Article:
Full Title: Nitric oxide concentrations are normal and unrelated to activity level in chronic fatigue syndrome: a case-control study.
Authors: Meeus M, VAN Eupen I, Hondequin J, DE Hauwere L, Kos D, Nijs J.
Publication: In Vivo
Publication Date: November-December 2010
Division of Musculoskeletal Physiotherapy, Artesis University College (AHA), Department of Health Sciences, Van Aertselaerstraat 31, 2170 Merksem, Belgium. email@example.com or firstname.lastname@example.org.
Since patients with chronic fatigue syndrome (CFS) often present elevated levels of nitric oxide (NO) and low levels of physical activity, this study aimed at revealing possible correlations between NO concentration and physical activity.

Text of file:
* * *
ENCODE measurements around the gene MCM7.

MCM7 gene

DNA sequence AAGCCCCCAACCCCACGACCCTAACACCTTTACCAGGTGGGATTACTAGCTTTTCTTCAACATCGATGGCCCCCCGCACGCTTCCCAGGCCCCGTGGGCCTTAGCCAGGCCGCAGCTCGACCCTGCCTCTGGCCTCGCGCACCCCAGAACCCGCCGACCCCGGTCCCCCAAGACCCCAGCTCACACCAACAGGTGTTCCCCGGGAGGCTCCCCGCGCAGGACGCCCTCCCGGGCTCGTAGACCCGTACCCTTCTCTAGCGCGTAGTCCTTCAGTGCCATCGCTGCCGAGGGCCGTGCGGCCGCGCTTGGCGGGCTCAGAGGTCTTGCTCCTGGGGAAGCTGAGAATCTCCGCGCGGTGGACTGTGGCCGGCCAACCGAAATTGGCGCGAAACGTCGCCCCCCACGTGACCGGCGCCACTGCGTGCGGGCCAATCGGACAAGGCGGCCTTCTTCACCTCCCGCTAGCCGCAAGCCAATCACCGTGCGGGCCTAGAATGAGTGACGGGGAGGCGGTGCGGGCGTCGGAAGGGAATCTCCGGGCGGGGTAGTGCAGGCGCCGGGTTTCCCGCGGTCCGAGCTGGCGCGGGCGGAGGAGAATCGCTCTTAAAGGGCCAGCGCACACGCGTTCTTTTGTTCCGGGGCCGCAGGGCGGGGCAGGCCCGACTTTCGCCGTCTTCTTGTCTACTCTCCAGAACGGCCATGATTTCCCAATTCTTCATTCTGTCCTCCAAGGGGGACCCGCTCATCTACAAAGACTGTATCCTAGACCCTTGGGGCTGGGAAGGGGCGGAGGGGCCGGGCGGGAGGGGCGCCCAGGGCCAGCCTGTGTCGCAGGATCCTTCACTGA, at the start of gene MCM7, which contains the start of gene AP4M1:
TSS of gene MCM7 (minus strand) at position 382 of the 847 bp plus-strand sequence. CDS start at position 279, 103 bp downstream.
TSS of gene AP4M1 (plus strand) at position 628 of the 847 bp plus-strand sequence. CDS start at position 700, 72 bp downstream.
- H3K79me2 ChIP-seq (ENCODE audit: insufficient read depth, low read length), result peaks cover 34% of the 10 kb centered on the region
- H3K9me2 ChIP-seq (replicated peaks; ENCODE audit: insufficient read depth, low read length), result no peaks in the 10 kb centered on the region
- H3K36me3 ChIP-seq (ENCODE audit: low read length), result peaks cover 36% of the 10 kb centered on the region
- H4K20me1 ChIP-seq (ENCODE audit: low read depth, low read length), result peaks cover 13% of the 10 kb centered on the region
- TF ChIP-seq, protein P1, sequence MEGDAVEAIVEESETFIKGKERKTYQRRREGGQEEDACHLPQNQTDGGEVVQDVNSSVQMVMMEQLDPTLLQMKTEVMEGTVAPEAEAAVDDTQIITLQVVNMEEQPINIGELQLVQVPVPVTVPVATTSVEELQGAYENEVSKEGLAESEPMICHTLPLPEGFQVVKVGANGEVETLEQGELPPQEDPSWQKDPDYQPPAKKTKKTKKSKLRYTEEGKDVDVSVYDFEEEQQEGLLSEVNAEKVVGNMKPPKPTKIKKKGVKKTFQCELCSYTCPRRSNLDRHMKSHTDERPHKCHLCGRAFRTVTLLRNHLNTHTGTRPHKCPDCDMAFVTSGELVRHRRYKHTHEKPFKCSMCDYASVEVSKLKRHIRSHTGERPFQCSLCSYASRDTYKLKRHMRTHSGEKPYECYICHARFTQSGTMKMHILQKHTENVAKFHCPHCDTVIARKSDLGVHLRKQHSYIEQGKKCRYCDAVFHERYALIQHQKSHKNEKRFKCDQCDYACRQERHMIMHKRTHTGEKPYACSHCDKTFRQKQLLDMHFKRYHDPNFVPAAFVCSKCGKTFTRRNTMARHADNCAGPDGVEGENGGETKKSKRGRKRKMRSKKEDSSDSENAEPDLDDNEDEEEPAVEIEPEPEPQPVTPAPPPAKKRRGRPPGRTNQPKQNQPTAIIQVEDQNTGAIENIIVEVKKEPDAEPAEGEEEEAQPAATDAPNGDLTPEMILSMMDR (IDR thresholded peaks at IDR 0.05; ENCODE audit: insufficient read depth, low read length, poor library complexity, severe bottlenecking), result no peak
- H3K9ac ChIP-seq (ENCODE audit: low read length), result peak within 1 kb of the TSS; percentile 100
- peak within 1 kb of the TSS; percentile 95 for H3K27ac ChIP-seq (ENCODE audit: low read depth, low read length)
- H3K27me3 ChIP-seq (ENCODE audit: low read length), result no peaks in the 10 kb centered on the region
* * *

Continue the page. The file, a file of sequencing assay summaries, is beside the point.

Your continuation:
PATIENTS AND METHODS
Thirty CFS patients and 29 age- and gender-matched sedentary controls wore an accelerometer for one week and underwent venous blood sampling at the beginning and the end of the week.
CFS patients were significantly less active (p=0.001), but no significant differences in the amounts of NO (p=0.464 and 0.569) or interaction between NO levels and activity levels in either the CFS patients or controls were revealed.
These results provide further evidence for reduced activity levels in CFS patients, but refute there being any interaction between the amount of blood NO and activity level in both groups. The blood NO was neither predictive of, nor dependent on the activity level in CFS.